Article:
Outsized internal rates of return (IRRs) are what the private equity game is all about. According to Per Strömberg, professor of Finance at the Stockholm School of Economics, this perhaps should not be the case.
Where leverage is being used effectively to “jack up” returns, LPs should not necessarily be happy with the result. “If you do a deal and put in less debt and finance it with more equity,” says Strömberg, “sure your IRR will be lower, but your risk is also lower. So in the risk-adjusted sense you are doing no worse.”
Strömberg was speaking exclusively to PEI following a roundtable debate to launch the Gimv chair in private equity at Vlerick Leuven Gent Management School in Belgium. Strömberg was joined at the debate by senior management from European private equity firm Gimv and professor Sophie Manigart, who is to hold the Gimv chair. The debate centred on the many economic benefits that private equity brings and the role the asset class will play in future.
It is fundamental principle of finance, says Strömberg, that if you lever something up, then your return on investment will increase, but the level of risk will increase proportionally. “From the investor’s point of view,” he says, “the Sharpe ratio [the excess return above an investment’s level of risk] is the same, becaues if you increase your return through leverage, then you also increase volaitiliy.”
This fundamental principle has implications on the use of carry in remunerating private equity fund managers. Carried interest is not risk adjusted. It is absolute. “If you generate an IRR of 30 percent on a deal,” says Strömberg, “you are much more likely to get carry than if you do a 15 percent IRR deal, regardless of whether it is higher risk or not.” An LP could be equally happy with a 15 percent IRR as with a 30 percent IRR, assuming the lower return is offset by lower risk. For the GP, however, “it makes a hell of a lot of difference”, says Strömberg.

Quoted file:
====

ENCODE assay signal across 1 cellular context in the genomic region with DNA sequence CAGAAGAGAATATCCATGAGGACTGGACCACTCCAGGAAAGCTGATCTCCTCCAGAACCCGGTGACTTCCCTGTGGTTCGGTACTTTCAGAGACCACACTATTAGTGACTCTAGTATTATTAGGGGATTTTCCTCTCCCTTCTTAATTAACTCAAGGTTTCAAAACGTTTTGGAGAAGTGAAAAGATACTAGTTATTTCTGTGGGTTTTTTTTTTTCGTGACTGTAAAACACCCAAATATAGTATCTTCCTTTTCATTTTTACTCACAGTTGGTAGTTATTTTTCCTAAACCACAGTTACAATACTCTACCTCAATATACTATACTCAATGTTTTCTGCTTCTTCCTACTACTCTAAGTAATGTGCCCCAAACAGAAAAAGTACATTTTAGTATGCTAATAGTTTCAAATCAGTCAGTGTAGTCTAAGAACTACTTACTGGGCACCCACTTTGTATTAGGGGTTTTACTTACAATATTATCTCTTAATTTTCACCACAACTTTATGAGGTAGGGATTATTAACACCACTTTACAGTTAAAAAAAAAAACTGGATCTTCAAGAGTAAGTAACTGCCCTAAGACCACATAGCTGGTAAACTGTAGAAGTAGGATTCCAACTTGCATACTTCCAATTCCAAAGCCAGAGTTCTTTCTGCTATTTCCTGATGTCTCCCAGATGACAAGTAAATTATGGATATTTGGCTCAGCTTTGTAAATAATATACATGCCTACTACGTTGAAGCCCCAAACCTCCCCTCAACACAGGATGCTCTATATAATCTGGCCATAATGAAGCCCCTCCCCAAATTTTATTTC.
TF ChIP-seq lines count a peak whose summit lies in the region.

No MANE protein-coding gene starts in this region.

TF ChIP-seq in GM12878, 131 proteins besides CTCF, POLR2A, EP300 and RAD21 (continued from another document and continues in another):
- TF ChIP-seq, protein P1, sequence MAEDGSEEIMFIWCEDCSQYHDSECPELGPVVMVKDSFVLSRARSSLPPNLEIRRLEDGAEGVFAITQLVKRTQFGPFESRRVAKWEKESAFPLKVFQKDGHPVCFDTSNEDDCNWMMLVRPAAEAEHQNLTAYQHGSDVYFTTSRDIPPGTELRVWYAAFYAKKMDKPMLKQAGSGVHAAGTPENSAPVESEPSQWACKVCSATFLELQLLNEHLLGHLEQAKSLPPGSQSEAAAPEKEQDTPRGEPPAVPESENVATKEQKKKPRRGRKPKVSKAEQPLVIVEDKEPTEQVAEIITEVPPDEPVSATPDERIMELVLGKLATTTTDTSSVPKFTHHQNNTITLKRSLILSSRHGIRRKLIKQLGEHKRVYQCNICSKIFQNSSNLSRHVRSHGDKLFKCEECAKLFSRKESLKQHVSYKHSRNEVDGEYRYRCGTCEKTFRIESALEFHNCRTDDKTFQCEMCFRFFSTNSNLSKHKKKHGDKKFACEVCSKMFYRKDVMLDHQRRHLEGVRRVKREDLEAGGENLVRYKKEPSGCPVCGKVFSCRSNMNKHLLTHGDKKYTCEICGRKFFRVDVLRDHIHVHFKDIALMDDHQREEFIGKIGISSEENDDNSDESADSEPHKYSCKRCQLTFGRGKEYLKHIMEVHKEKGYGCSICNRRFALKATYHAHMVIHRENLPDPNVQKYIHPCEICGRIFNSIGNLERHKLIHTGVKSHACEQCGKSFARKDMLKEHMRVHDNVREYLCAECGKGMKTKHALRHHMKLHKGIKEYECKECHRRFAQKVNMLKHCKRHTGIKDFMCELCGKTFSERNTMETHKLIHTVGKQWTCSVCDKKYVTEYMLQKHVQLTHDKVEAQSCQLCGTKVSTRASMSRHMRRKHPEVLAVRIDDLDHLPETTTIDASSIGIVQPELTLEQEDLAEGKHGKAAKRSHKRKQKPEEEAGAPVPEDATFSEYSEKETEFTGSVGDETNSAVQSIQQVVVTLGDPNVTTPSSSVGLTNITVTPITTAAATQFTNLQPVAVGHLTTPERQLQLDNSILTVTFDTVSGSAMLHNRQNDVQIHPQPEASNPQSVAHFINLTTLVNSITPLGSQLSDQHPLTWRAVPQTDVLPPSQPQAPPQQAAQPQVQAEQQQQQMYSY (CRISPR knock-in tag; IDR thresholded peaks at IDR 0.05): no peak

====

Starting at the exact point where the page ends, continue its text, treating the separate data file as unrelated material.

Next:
Strömberg proposes, therefore, that GP compensation that does not take leverage into account gives rise to “unhealthy” incentives. “One thing we would like to see in the future – and which would be of interest to LPs – is to base GP compensation on risk-adjusted performance rather than absolute performance,” he says.
Huge IRRs are unlikely to be a facet of funds from the vintage years of 2006 and 2007, which could produce negative IRRs to the tune of -15 percent to -20 percent, says Strömberg. These sobering figures come from an analysis of the correlation between the volume of private equity funds raised per year and the average IRRs these vintage years produce.
“When the vintage sees large volumes of private equity fundraising, then subsequent returns from that vintage are lower,” he says. The equation developed by Strömberg and Steve Kaplan, based on historic data from the US private equity market, implies that 2007, a year in which private equity fundraising was a record 1.6 percent of the value of the US stock market, will return heavy negative losses if the historical pattern continues.
“It is all based on historical data,” says Strömberg, “and maybe history won’t repeat itself. But I think people would have a hard time finding lots of evidence that it is much rosier now than in the past.”